‘Hook’ Robin Williams’ best movie ever

August 21, 2014 Review Print Print

When I was a young kid my favorite actor was Robin Williams. I seriously had every family movie he was in. I owned “Aladdin,” “Mrs. Doubtfire,” “Jumanji,” “Ferngully” — you name it, I had it. But my childhood favorite was and will always be “Hook.”

Directed by Steven Spielberg, the story of “Hook” opens with an adult Peter Pan who isn’t as cool and hip as he used to be when he was younger.

Instead, he’s an unhappy father who puts his job before the needs of his children. After his kids are kidnapped by Captain Hook (Dustin Hoffman) Peter must return to Neverland to rescue them.

While in Neverland the Lost Boys help Peter learn how to fly, sword fight, crow like a rooster and embrace the power of his imagination (yeah, it’s pretty cheesy).

The world of Neverland in this movie is excellent. The most outstanding sets include an old house Peter stumbles upon, Captain Hook’s ship, the pirate port and the Lost Boys’ giant tree house. Essentially, Neverland is an enormous playground.

It’s hard to pick a favorite scene in this movie. There’s the sword fight between Peter and Hook, the Lost Boys food fight and Peter’s flashbacks as a child.

But of all the scenes in this movie, my favorite would have to be when Peter learns to fly. The scene accompanied with John Williams’ score is extreme, energetic and uplifting. In high school I would listen to this music segment before all of my cross country races.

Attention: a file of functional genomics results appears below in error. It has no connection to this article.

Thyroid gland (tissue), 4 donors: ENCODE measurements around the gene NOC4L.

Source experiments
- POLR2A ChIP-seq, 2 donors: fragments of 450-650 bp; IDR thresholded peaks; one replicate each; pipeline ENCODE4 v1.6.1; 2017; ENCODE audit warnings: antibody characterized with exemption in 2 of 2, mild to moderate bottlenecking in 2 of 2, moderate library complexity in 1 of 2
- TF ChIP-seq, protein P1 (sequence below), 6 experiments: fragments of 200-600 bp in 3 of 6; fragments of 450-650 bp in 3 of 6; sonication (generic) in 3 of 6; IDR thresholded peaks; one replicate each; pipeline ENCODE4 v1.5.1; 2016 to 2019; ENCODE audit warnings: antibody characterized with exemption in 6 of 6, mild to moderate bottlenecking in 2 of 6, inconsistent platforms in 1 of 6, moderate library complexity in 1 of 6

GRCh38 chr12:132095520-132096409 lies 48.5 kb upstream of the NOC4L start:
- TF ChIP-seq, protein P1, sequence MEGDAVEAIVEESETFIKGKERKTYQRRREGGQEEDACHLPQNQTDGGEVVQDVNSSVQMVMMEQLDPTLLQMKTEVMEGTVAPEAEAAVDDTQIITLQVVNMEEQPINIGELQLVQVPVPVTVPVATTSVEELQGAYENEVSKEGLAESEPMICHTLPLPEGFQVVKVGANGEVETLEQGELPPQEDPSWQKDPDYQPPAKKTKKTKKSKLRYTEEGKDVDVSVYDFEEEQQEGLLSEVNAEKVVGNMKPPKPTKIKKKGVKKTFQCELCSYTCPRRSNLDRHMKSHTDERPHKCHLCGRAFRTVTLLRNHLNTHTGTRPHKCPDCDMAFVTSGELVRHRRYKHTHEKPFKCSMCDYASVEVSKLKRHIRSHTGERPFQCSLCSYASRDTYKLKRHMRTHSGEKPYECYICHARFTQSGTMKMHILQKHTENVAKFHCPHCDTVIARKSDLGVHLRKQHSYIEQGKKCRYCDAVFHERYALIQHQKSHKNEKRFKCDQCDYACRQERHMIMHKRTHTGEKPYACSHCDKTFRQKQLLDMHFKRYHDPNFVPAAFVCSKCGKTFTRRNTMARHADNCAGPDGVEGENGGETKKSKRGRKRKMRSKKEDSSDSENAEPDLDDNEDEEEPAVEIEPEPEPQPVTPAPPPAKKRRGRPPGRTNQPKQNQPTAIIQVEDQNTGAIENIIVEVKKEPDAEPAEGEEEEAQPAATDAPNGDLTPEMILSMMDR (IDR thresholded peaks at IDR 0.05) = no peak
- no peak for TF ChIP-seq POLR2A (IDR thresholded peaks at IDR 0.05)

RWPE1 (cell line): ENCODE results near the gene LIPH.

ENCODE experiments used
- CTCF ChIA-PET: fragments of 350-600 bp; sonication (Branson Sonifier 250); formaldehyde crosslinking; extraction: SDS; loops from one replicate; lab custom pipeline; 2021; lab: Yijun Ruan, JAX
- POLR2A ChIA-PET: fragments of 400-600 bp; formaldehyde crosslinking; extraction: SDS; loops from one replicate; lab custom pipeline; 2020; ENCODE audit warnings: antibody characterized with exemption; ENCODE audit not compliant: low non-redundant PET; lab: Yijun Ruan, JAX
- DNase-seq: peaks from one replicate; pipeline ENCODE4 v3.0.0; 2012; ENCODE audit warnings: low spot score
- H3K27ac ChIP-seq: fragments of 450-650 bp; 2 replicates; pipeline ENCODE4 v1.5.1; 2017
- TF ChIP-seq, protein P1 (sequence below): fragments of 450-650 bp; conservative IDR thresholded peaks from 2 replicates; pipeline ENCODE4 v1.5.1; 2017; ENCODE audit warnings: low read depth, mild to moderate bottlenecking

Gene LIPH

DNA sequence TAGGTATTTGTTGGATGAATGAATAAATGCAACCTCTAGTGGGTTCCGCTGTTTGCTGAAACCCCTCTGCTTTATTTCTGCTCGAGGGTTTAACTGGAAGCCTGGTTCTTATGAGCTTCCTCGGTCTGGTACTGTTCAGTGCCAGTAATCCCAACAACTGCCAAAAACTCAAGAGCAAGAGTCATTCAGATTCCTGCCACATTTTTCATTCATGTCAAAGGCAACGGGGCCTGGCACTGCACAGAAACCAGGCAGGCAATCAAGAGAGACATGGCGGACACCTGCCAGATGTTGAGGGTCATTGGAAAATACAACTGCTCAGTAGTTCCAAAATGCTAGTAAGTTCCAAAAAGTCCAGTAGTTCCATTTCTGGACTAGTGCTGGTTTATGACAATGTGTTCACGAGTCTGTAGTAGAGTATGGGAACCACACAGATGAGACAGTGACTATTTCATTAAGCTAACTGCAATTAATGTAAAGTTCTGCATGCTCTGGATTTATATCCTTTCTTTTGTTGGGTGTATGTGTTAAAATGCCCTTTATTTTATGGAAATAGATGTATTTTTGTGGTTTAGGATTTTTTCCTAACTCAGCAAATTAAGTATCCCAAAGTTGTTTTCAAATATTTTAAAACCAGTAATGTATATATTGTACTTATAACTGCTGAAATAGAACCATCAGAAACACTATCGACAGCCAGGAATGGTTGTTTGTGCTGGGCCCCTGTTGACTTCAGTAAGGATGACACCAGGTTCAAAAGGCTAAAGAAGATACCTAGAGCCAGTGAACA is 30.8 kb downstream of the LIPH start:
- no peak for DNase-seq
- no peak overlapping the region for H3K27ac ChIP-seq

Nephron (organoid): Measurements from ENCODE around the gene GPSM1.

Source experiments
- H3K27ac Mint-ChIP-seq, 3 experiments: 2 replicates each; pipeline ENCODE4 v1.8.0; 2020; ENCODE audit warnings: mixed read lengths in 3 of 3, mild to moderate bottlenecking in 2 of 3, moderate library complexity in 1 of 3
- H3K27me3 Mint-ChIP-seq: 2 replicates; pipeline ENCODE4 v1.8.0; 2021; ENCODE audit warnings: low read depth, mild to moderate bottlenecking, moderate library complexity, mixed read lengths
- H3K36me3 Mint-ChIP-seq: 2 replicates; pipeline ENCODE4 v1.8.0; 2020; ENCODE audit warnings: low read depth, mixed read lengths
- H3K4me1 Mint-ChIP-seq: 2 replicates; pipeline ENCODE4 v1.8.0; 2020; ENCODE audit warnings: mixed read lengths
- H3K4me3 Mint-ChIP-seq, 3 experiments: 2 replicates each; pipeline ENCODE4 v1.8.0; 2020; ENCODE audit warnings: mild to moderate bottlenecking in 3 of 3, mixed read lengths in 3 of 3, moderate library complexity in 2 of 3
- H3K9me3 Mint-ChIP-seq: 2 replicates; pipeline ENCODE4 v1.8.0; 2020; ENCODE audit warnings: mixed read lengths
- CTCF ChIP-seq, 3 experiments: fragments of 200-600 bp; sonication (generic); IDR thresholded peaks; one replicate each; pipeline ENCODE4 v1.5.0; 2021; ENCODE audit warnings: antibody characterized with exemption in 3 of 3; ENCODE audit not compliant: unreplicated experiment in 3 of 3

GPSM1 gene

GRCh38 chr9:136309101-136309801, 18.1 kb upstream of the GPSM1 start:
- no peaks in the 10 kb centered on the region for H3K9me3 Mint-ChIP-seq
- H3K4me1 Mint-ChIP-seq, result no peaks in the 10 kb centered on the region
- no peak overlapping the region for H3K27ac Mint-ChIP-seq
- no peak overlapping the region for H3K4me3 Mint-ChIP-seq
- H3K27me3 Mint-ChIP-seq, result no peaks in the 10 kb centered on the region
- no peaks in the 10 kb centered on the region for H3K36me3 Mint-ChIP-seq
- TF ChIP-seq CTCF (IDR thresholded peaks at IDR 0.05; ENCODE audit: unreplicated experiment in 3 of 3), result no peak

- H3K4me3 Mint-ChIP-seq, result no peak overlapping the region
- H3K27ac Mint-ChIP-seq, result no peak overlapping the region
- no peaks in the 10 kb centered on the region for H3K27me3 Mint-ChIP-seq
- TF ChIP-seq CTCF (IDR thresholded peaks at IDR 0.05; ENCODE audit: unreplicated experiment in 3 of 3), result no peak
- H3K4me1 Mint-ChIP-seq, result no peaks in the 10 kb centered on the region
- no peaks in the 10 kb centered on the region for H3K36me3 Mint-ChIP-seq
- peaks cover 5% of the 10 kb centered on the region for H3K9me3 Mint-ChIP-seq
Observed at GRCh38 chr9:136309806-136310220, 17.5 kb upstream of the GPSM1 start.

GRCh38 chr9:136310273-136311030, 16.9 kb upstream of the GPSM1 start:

This movie is much more serious than the majority of children’s movies.

In one scene, Peter’s wife Moira (Caroline Goodall) tells him, “We have a few special years with our children when they’re the ones that want us around. After that you’re going to be running after them for a bit of attention. It’s so fast, Peter. It’s a few years, and it’s over. And you are not being careful.”

Peter’s neglect towards his children is a trait many parents can identify with.

Overall, this movie is terrific — not in a nostalgia kind of way either. It’s one of Williams’ best movies and the story is timeless. Did I mention it has a fat kid being used as a bowling ball? Bangarang.

Rating: A

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